Phnom Penh: A group of rare survivors of the Khmer Rouge`s main prison said on Thursday they accepted the sentence handed to their former jailer Duch, having initially criticised it as too lenient.
Duch, whose real name is Kaing Guek Eav, was sentenced to 30 years in jail by a UN-backed court last month for crimes against humanity over the mass murder of 15,000 men, women and children at Tuol Sleng prison.
Many survivors and relatives of victims were dismayed by the sentence, which also took into account the years Duch has served since his arrest in 1999, meaning that he could walk free in about 19 years.
But three prominent survivors, who had demanded Duch be sentenced to life in jail, changed their minds on Thursday after receiving copies of the court ruling during a ceremony at the former prison.
They raised the verdict books into the air and told the souls of those killed there: "This is justice that we have been waiting for."
"I am very pleased after receiving copies of the verdict book from the court," said Bou Meng, one of a handful of inmates who survived Tuol Sleng.
"The verdict is not 100 percent perfect, but it is acceptable," he said.
Fellow survivor Chum Mey told reporters that he had changed his mind after taking into account the court`s independence and its efforts to seek justice for the victims.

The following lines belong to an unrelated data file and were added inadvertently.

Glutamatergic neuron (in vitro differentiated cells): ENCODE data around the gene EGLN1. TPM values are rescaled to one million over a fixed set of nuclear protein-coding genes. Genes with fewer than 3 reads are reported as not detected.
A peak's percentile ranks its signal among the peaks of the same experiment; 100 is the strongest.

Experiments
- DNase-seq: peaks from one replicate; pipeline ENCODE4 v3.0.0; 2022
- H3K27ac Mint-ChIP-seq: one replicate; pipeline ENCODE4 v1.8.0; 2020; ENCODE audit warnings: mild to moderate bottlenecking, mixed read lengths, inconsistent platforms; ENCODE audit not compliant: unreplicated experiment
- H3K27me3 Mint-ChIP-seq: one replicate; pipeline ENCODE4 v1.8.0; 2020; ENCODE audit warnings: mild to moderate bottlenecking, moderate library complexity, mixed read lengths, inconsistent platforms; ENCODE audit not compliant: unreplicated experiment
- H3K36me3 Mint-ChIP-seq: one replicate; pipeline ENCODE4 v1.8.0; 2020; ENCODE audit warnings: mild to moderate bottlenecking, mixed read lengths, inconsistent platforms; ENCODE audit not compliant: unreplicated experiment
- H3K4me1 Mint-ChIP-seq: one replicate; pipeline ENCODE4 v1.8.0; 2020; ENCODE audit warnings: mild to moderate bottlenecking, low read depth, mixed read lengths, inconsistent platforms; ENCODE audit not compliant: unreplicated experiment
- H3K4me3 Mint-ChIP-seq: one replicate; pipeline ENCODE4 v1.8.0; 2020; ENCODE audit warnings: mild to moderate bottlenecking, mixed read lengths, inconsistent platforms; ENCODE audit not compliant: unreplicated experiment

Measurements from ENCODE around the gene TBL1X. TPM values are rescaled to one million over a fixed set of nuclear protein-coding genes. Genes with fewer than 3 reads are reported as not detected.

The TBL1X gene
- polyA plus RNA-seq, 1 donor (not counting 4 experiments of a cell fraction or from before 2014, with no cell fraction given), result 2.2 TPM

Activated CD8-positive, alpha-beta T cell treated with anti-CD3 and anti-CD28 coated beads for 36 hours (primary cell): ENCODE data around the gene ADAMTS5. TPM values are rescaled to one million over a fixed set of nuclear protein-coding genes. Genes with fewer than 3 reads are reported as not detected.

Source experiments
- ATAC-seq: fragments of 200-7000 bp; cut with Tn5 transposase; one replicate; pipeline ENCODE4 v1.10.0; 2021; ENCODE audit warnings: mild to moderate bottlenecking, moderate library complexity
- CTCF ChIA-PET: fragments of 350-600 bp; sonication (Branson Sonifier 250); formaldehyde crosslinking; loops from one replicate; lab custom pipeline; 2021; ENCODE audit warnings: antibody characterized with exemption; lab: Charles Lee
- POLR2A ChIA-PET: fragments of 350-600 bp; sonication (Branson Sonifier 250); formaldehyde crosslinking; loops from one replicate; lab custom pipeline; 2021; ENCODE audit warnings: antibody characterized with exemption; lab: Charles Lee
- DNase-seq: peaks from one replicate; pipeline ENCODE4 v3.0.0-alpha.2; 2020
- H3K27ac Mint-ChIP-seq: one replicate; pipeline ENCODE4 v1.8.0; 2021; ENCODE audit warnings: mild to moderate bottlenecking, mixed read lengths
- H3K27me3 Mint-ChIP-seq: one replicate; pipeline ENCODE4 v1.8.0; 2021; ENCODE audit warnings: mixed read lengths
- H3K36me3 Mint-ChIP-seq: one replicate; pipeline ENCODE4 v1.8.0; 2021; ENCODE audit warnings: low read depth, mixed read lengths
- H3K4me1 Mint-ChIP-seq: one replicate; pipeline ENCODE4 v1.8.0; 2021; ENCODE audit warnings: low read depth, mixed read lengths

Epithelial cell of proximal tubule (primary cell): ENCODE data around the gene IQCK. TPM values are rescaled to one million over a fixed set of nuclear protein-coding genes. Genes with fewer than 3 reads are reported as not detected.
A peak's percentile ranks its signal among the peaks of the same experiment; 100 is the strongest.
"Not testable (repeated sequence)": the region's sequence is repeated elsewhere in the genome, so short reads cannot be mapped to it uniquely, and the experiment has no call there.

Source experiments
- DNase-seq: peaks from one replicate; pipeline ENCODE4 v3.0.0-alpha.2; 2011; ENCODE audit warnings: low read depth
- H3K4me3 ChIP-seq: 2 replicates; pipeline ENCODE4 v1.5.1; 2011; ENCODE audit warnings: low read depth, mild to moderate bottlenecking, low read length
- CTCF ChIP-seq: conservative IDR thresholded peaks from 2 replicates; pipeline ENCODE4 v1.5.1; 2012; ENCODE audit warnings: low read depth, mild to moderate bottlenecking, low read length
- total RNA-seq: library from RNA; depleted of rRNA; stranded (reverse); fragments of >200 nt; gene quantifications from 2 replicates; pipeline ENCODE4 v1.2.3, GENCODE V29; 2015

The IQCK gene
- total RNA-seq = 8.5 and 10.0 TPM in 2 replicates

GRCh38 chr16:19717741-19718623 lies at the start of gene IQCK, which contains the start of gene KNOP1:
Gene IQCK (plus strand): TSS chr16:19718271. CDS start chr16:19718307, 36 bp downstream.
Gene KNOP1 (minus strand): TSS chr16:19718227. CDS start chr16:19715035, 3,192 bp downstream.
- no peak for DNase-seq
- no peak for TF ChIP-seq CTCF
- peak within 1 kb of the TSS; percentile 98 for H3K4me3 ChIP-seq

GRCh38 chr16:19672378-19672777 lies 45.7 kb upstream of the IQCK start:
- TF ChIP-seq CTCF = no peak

"This is a historic verdict for the young generation," said Chum Mey, who suffered 12 days of beatings at Tuol Sleng until he falsely confessed to spying on the regime.
The court has printed thousands of copies of the 450-page verdict to be distributed to the Cambodian people, according to a spokesman for the tribunal.
Duch, 67, was the first Khmer Rouge cadre to face an international tribunal.
He was initially handed 35 years but the court reduced the jail sentence on the grounds that he had been detained illegally for years before the UN-backed tribunal was established. His lawyer has said he plans to appeal.
Led by "Brother Number One" Pol Pot, the Khmer Rouge was responsible for one of the worst horrors of the 20th century, wiping out nearly a quarter of Cambodia`s population through starvation, overwork and execution.